The nationalist coalition broke up. Ben Barka put forward his own vision, arguing that formal independence was not enough for countries like Morocco:

We must build a new society that allows men to thrive and make all forms of exploitation disappear. For us, it’s not just a question of ending exploitation originating under the protectorate, but also the exploitation of Moroccans by Moroccans.

The abandonment of the “myth of national unity” was a long process, leading to a split in Istiqlal and the formation of the Union Nationale des Forces Populaires (UNFP) in September 1959.

As Saïd Bouamama notes, Ben Barka’s commitment to national unity led him at times to compromise his principles. In 1956, as the war in Algeria escalated, sections of the Moroccan Liberation Army (ALN), angry at the continuing presence of French troops in Morocco under the terms of the Aix-les-Bains agreement, staged a revolt. Ben Barka sanctioned its repression, and was held responsible by some for the murder of ALN founder Abbas Messaâdi.

Later Ben Barka would argue that “independence by itself is nothing more than a form in need of content.” Intervening at the second congress of the UNFP in 1962, he outlined three key errors that he and his comrades had committed in negotiations over independence: their optimistic reading of the compromises made with France; the waging of struggles behind closed doors, without mass participation; and a lack of ideological clarity that made it difficult to say precisely who they were.

Neocolonial Independence

In May 1960, Mohammed seized full powers for himself, appointing his son Hassan as deputy prime minister. Hassan targeted the UNPF. Hassan succeeded Mohammed after his death at the age of fifty-one from heart failure, following minor nasal surgery in 1961.

Ben Barka spent this period in exile, returning to a hero’s welcome for the second UNPF congress in 1962. He survived an assassination attempt in November 1962 before leaving the country again, never to return.

The coalition of forces loyal to the monarchy, the Front for the Defense of Constitutional Institutions, managed to win a majority in the elections of May 1963, but its share of the vote was matched by the combined score of Istiqlal and the UNFP. Ben Barka, although not present for the campaign, won a seat in Rabat.

Hassan, with the help of Oufkir, ramped up his campaign against the Left. In July 1963, troops surrounded a meeting of the UNFP leadership in Casablanca and arrested those present on charges of plotting a coup d’état and the murder of the king. Hundreds more arrests followed across the country.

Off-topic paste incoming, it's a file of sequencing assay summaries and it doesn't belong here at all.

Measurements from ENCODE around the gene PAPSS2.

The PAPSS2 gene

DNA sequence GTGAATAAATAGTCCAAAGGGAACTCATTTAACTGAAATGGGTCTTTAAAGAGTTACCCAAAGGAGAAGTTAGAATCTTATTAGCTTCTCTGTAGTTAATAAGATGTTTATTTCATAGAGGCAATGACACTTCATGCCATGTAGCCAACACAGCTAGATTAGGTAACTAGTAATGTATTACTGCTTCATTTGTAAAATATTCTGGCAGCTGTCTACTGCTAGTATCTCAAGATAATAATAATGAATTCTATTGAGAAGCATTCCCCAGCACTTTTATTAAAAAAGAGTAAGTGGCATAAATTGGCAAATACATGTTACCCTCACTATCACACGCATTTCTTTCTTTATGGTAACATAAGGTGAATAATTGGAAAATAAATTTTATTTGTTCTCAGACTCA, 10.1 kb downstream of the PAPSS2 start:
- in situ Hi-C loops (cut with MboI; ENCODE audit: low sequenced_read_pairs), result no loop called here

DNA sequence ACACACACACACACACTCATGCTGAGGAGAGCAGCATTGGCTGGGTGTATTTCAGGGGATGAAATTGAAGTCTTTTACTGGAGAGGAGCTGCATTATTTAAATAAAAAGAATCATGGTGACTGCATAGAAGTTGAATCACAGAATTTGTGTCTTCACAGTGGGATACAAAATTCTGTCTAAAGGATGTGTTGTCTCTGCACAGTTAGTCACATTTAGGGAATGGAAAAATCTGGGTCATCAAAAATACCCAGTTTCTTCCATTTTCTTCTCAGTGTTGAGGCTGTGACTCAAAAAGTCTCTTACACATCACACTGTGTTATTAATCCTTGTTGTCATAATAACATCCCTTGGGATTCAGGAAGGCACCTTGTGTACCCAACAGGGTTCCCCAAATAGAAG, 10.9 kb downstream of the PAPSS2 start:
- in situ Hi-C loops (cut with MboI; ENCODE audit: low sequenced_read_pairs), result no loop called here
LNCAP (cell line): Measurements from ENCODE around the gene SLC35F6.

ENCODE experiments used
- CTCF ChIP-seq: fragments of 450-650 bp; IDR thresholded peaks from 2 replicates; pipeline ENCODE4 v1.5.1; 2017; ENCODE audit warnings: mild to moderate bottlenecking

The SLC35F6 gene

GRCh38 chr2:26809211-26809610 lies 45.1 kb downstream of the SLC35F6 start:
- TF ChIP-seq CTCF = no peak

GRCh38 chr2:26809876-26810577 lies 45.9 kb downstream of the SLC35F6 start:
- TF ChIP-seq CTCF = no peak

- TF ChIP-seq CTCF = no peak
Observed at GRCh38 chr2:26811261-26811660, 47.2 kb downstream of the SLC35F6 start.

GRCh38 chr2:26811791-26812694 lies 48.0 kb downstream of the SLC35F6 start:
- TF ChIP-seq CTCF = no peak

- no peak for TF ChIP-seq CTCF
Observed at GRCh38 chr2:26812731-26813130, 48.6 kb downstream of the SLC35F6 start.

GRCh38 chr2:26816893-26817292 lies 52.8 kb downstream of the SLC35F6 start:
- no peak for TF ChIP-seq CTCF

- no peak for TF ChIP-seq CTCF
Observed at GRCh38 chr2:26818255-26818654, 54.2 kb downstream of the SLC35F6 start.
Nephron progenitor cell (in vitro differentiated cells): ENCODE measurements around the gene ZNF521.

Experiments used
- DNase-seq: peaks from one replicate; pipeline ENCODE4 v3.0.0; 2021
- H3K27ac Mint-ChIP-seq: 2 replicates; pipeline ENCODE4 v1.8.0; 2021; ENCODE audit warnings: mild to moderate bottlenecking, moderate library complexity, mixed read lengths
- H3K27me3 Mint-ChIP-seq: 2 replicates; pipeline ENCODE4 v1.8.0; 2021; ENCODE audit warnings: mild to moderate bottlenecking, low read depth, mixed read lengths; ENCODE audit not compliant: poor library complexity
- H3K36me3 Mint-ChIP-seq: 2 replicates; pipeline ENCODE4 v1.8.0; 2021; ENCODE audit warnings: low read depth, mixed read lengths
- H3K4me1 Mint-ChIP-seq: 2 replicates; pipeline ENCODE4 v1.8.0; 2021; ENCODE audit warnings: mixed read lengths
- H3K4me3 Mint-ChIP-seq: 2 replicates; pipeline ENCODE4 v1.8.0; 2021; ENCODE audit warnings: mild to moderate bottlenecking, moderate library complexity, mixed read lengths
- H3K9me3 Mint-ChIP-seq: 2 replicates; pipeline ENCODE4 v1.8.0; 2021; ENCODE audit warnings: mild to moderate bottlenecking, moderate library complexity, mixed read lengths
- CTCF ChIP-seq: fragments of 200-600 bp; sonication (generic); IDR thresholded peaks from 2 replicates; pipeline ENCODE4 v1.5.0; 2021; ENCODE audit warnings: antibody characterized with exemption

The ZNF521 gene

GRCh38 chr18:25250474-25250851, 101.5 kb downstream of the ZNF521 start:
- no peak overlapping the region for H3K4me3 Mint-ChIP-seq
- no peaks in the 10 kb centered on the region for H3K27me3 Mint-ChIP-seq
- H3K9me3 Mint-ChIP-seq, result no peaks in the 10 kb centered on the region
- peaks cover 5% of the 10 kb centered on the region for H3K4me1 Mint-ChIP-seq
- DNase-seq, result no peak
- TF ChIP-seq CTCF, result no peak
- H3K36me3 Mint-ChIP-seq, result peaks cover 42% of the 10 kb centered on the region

Ben Barka, who was in Cairo at the time, was among the accused. Some, like Moumen Diouri, were tortured for weeks on end. An international outcry ensued but, as Jeremy Harding points out, Hassan’s methods — “banishment, detention, disappearance and harsh crowd control” — were long-established practices of colonial rule:

It would be wrong to see the Hassan era as a headlong flight from the norms of civilised nations. . . . Most colonial possessions, Morocco included, won independence in the thick of the Cold War. Whether they opted for a socialist model or a Western-style arrangement, they were able to spin disappearances, torture and maiming as regrettable features of state formation, much as the colonial powers had described them as instruments of progress.

Opposing the Sand War

Later, in September 1963, tensions between Morocco and newly independent Algeria came to a head. Anxious about the presence of a revolutionary regime on its border, Morocco invaded, sparking several weeks of what was dubbed the “Sand War.”

Speaking over the radio from Cairo, Ben Barka issued a rousing declaration, denouncing the Moroccan government’s “grave treason, not only to the dynamic Algerian Revolution, but, in general, to all Arab revolutions in favor of liberty, socialism, and unity, and to the world national liberation movement in its entirety.” He called instead for Moroccans to paralyze “the criminal hands that have appropriated power and that are armed, financed, and led by the imperialists.”

The declaration got little traction in Morocco, as Istiqlal and the Communists united behind the king. Internationally, Morocco was left relatively isolated. Cuban troops arrived in Algeria, which also received military backing from the Soviet Union and Gamal Abdel Nasser’s Egypt as well as support from the Arab League.